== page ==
18. Kent Syverud
There’s a lot more to Syracuse than basketball. Since taking the reins in 2014, Kent Syverud has increased the university’s research in STEM and programs that foster diversity and equity. In 2020, he oversaw initiatives to bolster support for students with disabilities. In November, the university opened a new $62.5 million resource center dedicated to veterans and their families. Syverud aims to make Syracuse the most supportive university for veterans, with the center offering career development training and an innovative research lab.
19. David Munson
Since taking office as the president of the Rochester Institute of Technology in 2017, David Munson has positioned the university as one of the nation’s leading institutions in technology, design and the arts. This past year, RIT has expanded many of its schools and programs, including the business school, center for design and performing arts spaces. Munson is also supporting RIT’s Action Plan for Race and Ethnicity, which aims to make the university a more inclusive and equitable place.
20. Jennifer Raab
Jennifer Raab has been the president of Hunter College for more than two decades, and during that time, she has spearheaded a number of initiatives to improve the CUNY institution. An attorney and former chair of the New York City Landmarks Preservation Commission, Raab has helped the school garner over $400 million in donations as well as leading improvements to the Roosevelt House Public Policy Institute at Hunter College and Hunter’s School of Social Work.
21. Frederick E. Kowal
Since Frederick E. Kowal was elected president of the United University Professions in 2013, he has led the nation’s largest public higher education union in a number of battles on behalf of 37,000 academic and professional faculty at SUNY. In recent years, he has advocated for coronavirus protections for his members and increased staffing at SUNY hospitals, and this year, he’s calling for a $250 million increase in funding for SUNY beyond the governor’s proposal after years of budget cuts.
22. James Davis
James Davis last year was elected president of the Professional Staff Congress, a labor union representing 30,000 faculty and staff at CUNY. An English professor at Brooklyn College, Davis previously spent five years as the union’s chapter chair at the school. Only two months into the position, Davis took to the streets and led a rally calling on New York City to create a better plan for monitoring and reducing the spread of COVID-19 on CUNY campuses. Davis has also been fighting for additional funding as part of an initiative to make what he calls #APeoplesCUNY.
23. Joseph McShane
The Rev. Joseph McShane, who has served as Fordham University’s president for nearly two decades, is set to retire in June. McShane, who championed many initiatives to cultivate Fordham’s growth and attract strong applicants each year, has overseen the Jesuit school's transformation from a strong regional institution to a highly rated national university. During his tenure, he has raised $1 billion for the university. In February, the school announced that Tania Tetlow, the president of Loyola University New Orleans, would succeed McShane, becoming the first woman and the first layperson to lead the school.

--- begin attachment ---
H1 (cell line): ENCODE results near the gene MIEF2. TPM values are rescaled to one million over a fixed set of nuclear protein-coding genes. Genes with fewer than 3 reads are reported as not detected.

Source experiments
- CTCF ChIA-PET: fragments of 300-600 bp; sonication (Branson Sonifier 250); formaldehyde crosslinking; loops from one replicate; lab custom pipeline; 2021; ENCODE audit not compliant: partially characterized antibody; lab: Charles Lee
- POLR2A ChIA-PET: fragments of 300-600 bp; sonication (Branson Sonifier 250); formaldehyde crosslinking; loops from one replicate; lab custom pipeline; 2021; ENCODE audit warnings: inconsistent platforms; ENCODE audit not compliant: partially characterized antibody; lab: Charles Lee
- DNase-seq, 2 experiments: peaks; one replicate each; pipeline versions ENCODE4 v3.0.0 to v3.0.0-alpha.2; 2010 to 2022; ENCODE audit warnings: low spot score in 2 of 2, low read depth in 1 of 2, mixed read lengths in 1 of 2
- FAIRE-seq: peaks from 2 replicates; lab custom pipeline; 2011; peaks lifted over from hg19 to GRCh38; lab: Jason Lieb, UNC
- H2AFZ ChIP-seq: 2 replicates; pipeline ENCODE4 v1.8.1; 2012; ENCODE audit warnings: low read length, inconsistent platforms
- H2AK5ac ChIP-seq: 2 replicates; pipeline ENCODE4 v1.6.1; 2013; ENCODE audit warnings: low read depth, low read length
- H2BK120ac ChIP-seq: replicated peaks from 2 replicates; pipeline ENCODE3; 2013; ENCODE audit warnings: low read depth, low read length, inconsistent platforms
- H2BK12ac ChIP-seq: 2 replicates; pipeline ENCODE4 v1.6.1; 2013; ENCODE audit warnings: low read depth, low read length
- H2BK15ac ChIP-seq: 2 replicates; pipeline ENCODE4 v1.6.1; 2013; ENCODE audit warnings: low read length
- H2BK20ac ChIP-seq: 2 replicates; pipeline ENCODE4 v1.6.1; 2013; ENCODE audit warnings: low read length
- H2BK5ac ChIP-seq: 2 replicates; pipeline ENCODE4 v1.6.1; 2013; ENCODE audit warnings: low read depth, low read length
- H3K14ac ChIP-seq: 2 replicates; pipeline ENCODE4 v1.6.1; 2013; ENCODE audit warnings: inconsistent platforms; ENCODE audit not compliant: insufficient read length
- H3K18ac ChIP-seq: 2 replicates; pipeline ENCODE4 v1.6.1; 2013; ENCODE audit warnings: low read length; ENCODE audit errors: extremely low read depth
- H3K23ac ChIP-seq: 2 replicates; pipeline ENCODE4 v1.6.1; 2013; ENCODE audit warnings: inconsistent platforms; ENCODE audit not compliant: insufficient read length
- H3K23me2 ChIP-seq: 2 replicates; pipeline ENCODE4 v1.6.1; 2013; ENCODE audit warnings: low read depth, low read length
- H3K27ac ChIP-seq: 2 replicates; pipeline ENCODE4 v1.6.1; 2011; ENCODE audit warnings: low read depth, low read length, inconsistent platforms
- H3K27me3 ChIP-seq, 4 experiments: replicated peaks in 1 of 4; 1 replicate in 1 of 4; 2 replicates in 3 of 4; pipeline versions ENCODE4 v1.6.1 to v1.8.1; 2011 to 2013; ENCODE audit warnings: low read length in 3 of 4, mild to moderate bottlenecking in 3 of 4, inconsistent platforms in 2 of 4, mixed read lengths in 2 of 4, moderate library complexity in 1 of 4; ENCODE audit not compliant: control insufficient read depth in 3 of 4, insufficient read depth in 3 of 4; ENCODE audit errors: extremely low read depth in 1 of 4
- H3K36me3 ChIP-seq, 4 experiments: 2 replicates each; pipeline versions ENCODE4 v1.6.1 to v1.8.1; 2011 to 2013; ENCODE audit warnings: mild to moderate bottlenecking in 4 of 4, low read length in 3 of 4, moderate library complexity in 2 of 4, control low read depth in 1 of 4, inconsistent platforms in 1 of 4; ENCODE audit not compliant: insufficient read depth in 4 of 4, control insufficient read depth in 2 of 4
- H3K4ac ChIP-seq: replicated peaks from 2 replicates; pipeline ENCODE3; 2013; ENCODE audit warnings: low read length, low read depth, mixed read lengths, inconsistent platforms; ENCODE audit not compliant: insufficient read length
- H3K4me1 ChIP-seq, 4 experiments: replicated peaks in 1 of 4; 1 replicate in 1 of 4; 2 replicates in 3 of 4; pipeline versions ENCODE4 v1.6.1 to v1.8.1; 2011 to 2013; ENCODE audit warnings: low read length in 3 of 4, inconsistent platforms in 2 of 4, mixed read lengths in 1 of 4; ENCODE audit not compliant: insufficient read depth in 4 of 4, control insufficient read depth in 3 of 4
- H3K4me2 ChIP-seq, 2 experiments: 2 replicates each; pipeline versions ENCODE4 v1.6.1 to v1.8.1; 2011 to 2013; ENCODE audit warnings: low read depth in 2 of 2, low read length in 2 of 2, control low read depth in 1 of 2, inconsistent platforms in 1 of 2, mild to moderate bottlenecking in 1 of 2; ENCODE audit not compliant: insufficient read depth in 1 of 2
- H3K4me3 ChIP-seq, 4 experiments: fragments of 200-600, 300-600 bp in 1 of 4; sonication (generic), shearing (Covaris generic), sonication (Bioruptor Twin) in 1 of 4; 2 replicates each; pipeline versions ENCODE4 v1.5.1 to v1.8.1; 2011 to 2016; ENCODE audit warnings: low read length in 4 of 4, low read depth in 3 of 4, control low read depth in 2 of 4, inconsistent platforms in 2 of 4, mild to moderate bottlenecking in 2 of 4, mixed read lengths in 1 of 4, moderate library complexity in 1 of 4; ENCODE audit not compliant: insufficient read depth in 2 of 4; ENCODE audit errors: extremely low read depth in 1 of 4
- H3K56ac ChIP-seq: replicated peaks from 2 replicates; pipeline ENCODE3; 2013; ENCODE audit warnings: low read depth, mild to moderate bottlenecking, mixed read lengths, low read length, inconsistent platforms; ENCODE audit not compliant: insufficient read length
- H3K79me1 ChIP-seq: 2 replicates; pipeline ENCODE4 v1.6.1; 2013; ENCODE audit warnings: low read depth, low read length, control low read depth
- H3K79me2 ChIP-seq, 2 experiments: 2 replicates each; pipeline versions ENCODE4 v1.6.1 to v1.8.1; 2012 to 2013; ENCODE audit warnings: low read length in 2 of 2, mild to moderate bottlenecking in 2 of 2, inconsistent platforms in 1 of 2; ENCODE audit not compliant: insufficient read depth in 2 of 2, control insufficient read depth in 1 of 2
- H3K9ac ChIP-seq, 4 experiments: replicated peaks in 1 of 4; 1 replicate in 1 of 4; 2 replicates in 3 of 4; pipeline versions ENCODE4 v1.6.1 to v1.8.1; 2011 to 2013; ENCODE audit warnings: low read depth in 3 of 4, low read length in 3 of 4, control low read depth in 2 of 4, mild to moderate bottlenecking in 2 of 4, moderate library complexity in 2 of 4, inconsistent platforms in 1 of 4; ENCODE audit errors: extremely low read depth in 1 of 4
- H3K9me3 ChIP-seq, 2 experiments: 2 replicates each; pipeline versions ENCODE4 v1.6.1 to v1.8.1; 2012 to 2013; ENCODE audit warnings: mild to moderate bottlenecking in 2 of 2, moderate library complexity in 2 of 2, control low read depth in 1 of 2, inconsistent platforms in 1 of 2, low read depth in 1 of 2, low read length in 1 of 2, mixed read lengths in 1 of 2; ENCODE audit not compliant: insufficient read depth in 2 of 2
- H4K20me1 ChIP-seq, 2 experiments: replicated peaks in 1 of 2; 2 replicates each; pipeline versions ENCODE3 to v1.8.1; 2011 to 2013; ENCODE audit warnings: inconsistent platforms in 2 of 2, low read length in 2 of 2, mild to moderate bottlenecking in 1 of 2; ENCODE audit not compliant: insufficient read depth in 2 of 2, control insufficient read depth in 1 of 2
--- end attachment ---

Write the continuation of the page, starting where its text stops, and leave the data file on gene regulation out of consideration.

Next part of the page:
24. Joanie Mahoney
Joanie Mahoney became the first female president to lead the SUNY College of Environmental Science and Forestry in 2020. The following year, the school was ranked in the top 10 in The Princeton Review’s list of “Top 50 Green Colleges.” Under her leadership, the school has been dedicated to research and innovation in sustainability and was awarded a grant from the National Science Foundation to serve underrepresented students in science and technology fields. Mahoney previously served as an Onondaga County executive and remains board chair at the state Thruway Authority.
25. La Jerne Terry Cornish
La Jerne Terry Cornish has risen quickly through the leadership ranks at Ithaca College. She joined the private institution as its provost and senior vice president for academic affairs in 2018, succeeded Shirley Collado in the role of interim president last year and was appointed to the top post on a permanent basis in March. Cornish has helped launch a physician assistant studies graduate program, announced a new music, theater and dance school and spearheaded the Ithaca Forever strategic plan.
26. Christopher Gibson
A Siena College alumnus, Christopher Gibson became the president of Siena College in 2020. Since then, he has led efforts to promote equity and racial justice through curriculum reform and student and faculty recruitment. Gibson is also a military veteran and served as a member of the U.S. House of Representatives, where he was known as a relative moderate. One of his first initiatives at Siena was encouraging nonpartisan student engagement in democracy.
27. S. David Wu
Since becoming Baruch College’s first Asian American president in 2020, S. David Wu has led the CUNY school through the COVID-19 pandemic while pursuing a vision of academic excellence and increased opportunities for economic mobility. Wu is the former provost and executive vice president of George Mason University, where he focused on eliminating academic disparities, and he has set similar goals at Baruch’s Manhattan campus. Wu was recently recognized as one of the “Outstanding 50 Asian Americans in Business” by the Asian American Business Development Center.
28. MacKenzie Scott